Fiat CR.42 Falco
S u m m a r y
|Contents and Media:
||about 75 parts in injected grey
styrene; 1 clear part; markings for three aircrafts.
||U.S. Retail Price: US$45.00*
||Interesting and long-awaited
subject, cleanly molded, easy assembly breakdown; dimensionally
accurate, good level of detail; useful options
||Somewhat overemphasised fabric
texture; "D" shaped moulding on windscreen; inaccurate wheels
Italeri's 1/48 scale Fiat CR.42 will be available online from Squadron.com
Well, the 1/48 scale Italeri CR.42 Falco kit has
finally hit the market.
I wonít bore you with repetitive historical data.
Instead I will be going straight to the kit review.
So what do you get in the new Italeri C.R. 42 kit? The
kit comes with 82 cleanly molded light gray styrene parts and one clear
windscreen. Some of the 82 gray parts are not for use on this particular
kit version - more about this later.
Letís break it down for you:
12 gray styrene parts and 4 optional decals make up the
kit cockpit. Italeri supplies the modeler with 3 instrument cluster
decals and a decal representing a generic but inaccurate seat belt
harness. The cockpit will build up into a decent representation of the
cockpit right out of the box.
Engine, Prop, and Cowling
Italeri supplies the modeler with 17 pieces (some are
alternates) to assemble that make up the power plant section of the
plane. The alternate pieces are regular vs. hedgehog style exhausts.
Larger blunt spinner vs. smaller pointed spinner. The Italeri kit engine
is a real beauty and will build up into a very nice representation of
the Fiat A74 RC38 engine. Another nice touch is Italeri molded the cowl
flaps in the open position.
Not much to mention here other than that the fuselage is
comprised of 3 parts with finely recessed panel lines. Two things to
take notice are that Italeri has captured the subtle but correct semi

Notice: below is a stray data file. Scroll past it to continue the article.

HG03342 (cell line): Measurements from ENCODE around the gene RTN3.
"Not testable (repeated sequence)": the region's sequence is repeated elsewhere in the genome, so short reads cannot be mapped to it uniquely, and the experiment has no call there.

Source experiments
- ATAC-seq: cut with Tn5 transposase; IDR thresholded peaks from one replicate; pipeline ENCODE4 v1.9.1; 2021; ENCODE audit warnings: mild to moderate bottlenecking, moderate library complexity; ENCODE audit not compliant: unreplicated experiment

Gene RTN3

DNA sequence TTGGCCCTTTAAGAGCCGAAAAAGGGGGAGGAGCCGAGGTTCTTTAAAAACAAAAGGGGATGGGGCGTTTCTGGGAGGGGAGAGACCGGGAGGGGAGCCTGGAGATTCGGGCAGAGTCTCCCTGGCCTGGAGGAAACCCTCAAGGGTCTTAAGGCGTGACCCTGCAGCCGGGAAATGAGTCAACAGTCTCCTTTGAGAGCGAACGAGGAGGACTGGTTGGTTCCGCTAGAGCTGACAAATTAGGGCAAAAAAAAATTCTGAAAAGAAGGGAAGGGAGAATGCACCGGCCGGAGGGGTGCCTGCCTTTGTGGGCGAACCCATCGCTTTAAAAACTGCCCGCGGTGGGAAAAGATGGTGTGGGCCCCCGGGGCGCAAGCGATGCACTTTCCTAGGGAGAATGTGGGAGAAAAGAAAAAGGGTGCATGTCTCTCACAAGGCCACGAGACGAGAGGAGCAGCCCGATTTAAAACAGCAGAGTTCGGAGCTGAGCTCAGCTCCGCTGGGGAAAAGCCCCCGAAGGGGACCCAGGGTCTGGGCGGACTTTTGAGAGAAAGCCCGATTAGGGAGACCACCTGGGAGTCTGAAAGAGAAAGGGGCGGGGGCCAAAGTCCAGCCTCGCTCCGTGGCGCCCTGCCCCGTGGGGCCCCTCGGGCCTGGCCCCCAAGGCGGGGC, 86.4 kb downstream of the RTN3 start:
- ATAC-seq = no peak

rectangular cross section on the fuselage. They have also correctly
represented the small intakes in the leading edges of the lower wing
On a sour note, the fuselage fabric ribbing effect is
slightly overdone; however a little Mr. Surfacer and some gentle sanding
will soften this effect.
Italeri appears to have softened the wings ribs a bit on
their production parts vs. the original test shots. However, they still
stand just a little too proud of the wing surface. Once again some
gentle sanding is all that it will take to soften and blend these in.
All of the wing struts are cleanly molded, but have sink
marks in the fairings that are on the struts. One thing Italeri did
capture correctly again is in the horizontal stabilizers / elevators.
The elevators have the correct zig zag hinge line. If you look at the
outer edge of the elevator where the hinge line ends and the elevator
profile moves forward of the hinge line, the elevators break line angles
outwards on about the last 4 inches on the real airplane. Have I
confused you yet? The main point is the Italeri stabs have this subtle
but correct shape.
Landing gear and miscellaneous
Italeri gives you both fully faired wheel fairings, or
half faired wheel fairings.
One nice touch is that Italeri captured the anti slip
ribs on top that pilots and crew use to climb on the plane. However, on
a bad note the wheels, (not the tires) are not faithfully represented
and donít correctly capture what the wheel looks like.
You also get separately molded gun barrels, aileron
linkages, pitot tubes, and wing pylons/bomb racks
Italeri did something really strange on the windscreen.
They molded in a ďDĒ shaped recess on the inside of the front pane of
I donít know if it is there to clear their gun sight, or
if it is there to represent the glass on the gun sight. Either way, I
wish they would not have done this because it detracts from the model.
Beside the aforementioned cockpit decals, Italeri gives
you marking options for 4 different Luftwaffe night fighting aircraft
from either the 1 or 2 / Nactschlachtgruppe 9 that fought in Italy.
However, given the optional but unused regular exhaust and fully faired
wheel pants, you could use aftermarket decals and model other C.R. 42ís.
Italeri must be commended for tackling a 1/48 Italian
WWII subject, and I hope they will look into maybe doing other subjects
such as a C.R. 32. The kit is cleanly molded and its ease of assembly
will be a plus to some modelers. Italeri must also be commended for
capturing some of the subtle details that define the Falcoís elegant
But, on the downside, some modelers will not be able to
overlook the slightly overdone ribbing effect thatís found on the wings
and fuselage. I compared the kit parts with the Ali Dí Italia drawings
in their CR 42 book and most parts that I could lay on the drawings
matched up almost perfectly.
On a side note, you the modeler are probably asking which kit to buy,
The Classic Airframes kit or the Italeri kit?
Well, I am going to have to let you decide which kit is
the better one for you. However, I will say this - the ultimate CR.42
Falco would be made by combining both kits, but that would be an
expensive venture, wouldnít it?
* Suggested retail price subject to change without
Thanks to TESTOR
CORPORATION for the review sample
Review Copyright © 2005 by
This Page Created on 12 May, 2005
Last updated 12 May, 2005
Back to HyperScale
Back to Reviews